Of course, in a procedural world, none of this is an issue: make your renderer a global module that's neatly wrapped up with documented dependencies on other pieces of global state, and have fun.


Where this gets gray is that C++ is a multi-paradigm language which trusts the programmer to make the right decision for the problem at hand. This is a good thing, but means that you must very carefully weight the options and ensure it makes sense with the rest of your code.

Primarily the concerns should be maintainability, extensibility, and flexibility... But not so much so that you never get anything done. Provided you bear all that in mind, do what you believe is best for your problem.

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If your function can be made a non-friend non-member function, and is likely to remain that way, then it should probably not be part of a class; ya i'm still quoting Meyers :). Following this advice should also allow you to ensure better encapsulation of your object data, which should be top of your list of priorities in OOP.

In my opinion, if possible, and it more than likely is, do not clutter the global namespace, create relevant namespaces and place code in them. Your can augnent this by having forward declaration headers if possible so decreasing translation unit dependencies. Global namespace code will most likely go against all of this; I am not overly experienced but it does make me feel uneasy like I think it should.

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Quote:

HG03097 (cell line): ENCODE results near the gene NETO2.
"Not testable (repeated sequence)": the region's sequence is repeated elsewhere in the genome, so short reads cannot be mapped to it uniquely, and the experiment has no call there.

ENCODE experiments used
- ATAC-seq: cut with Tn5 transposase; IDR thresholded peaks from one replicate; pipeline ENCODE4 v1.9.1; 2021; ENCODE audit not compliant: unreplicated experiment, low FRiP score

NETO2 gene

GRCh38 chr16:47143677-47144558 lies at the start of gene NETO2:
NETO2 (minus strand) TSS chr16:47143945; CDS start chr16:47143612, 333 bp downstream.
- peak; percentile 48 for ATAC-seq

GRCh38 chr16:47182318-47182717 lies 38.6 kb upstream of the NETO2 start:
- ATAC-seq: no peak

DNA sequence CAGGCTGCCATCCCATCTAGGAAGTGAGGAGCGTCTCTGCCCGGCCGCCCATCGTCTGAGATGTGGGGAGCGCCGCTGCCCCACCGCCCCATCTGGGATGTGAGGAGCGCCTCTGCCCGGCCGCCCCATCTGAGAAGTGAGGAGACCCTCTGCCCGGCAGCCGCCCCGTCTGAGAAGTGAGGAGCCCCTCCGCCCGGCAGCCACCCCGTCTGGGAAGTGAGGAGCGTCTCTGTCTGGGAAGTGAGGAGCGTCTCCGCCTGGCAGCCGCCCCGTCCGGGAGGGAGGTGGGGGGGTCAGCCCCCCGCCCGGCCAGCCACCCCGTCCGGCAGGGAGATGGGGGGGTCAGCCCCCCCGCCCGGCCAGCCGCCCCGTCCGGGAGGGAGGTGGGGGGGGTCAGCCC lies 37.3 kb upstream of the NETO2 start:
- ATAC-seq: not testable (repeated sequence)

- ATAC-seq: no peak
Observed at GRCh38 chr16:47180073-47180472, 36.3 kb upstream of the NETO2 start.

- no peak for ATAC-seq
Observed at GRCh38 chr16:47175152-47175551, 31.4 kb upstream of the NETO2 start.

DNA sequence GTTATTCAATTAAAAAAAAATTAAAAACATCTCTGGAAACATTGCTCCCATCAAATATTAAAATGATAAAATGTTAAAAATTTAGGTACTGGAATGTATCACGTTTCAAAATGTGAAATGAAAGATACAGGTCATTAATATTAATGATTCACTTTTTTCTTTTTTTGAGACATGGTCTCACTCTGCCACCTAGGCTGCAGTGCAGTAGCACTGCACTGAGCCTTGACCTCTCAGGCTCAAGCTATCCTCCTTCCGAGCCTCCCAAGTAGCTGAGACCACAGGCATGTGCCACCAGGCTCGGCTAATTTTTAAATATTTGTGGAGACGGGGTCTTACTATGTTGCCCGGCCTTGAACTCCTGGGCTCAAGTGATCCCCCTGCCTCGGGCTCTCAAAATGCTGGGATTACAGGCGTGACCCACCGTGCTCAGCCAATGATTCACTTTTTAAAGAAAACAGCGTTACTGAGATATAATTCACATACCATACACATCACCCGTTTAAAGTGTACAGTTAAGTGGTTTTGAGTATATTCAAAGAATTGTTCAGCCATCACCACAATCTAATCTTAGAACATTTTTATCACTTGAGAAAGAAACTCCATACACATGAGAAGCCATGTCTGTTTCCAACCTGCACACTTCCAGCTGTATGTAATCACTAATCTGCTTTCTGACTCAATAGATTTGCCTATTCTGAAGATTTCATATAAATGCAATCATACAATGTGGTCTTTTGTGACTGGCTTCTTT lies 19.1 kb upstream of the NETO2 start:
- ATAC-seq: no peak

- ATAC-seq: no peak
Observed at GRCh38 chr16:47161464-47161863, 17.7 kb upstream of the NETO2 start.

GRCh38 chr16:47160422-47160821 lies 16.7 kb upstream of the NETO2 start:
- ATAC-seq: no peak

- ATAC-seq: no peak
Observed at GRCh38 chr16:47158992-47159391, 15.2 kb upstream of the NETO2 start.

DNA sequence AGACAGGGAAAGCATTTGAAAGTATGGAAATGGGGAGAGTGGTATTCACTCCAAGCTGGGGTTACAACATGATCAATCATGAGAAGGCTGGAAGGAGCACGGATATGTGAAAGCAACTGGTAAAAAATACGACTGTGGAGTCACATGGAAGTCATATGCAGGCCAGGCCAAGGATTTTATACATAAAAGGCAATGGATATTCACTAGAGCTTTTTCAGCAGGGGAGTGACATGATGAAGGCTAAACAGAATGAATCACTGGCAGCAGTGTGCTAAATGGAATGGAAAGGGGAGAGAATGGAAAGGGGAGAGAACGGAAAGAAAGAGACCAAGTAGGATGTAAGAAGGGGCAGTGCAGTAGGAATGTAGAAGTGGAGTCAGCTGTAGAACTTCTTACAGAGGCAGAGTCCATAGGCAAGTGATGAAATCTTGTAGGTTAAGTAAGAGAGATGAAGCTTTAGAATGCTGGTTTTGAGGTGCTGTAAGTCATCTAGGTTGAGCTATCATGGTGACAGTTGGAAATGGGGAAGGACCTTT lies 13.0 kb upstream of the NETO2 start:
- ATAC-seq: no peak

Original post by Sol Blue
For example, my Renderer class has a method that converts game-logic coordinates to screen coordinates


Is this conversion always the same?

And if so, haven't you discovered that there are other similarly-behaved things in your program? E.g., GUI widgets that have a position in some kind of "frame", where the frame needs to be positioned (offset) within the main window.

I imagine that what you really want is to extract a Viewport class, and let what would have been the "global Renderer" instead be an ordinary instance of Viewport that gets passed around. Then your top-level rendering code can assemble a sequence of Viewports, and decide in what order to render them and how to lay them out within the window.

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Quick question - if this is used "all over," what for? How many of your objects have a concept of the coordinates on the screen, and how many of them really need to have a concept of this?

I don't really consider static/global functions bad, if they're truly functions - calling them with the same parameters will always return the same result, and it is side effect free. If they're more like procedures, there's a little more reason not to.

I mean, I don't think anybody is really arguing that sin() should only be called from an object.

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The C++ version of Sin() is not in the global namespace its in the std namespace. But otherwise I agree if the shoe fits.....

Theres nothing wrong with non-member functions and its cool that C++ allows them where as other OO language do not eg. C# and Java. Just don't throw them all in the Global namespace, there really is very little need or compelling reason to do it, as far as I can see.